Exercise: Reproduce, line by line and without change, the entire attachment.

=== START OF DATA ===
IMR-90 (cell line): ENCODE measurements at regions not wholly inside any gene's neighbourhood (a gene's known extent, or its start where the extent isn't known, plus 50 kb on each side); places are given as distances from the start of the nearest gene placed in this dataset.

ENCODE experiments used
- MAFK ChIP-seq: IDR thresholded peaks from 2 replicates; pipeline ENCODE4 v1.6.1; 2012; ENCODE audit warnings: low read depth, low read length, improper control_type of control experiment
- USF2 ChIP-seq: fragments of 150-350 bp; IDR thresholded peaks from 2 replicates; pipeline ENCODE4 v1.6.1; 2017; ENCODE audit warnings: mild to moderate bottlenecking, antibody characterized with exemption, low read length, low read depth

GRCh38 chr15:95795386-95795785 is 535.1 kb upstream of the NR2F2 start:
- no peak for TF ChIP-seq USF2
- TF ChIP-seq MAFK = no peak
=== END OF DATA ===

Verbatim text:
IMR-90 (cell line): ENCODE measurements at regions not wholly inside any gene's neighbourhood (a gene's known extent, or its start where the extent isn't known, plus 50 kb on each side); places are given as distances from the start of the nearest gene placed in this dataset.

ENCODE experiments used
- MAFK ChIP-seq: IDR thresholded peaks from 2 replicates; pipeline ENCODE4 v1.6.1; 2012; ENCODE audit warnings: low read depth, low read length, improper control_type of control experiment
- USF2 ChIP-seq: fragments of 150-350 bp; IDR thresholded peaks from 2 replicates; pipeline ENCODE4 v1.6.1; 2017; ENCODE audit warnings: mild to moderate bottlenecking, antibody characterized with exemption, low read length, low read depth

GRCh38 chr15:95795386-95795785 is 535.1 kb upstream of the NR2F2 start:
- no peak for TF ChIP-seq USF2
- TF ChIP-seq MAFK = no peak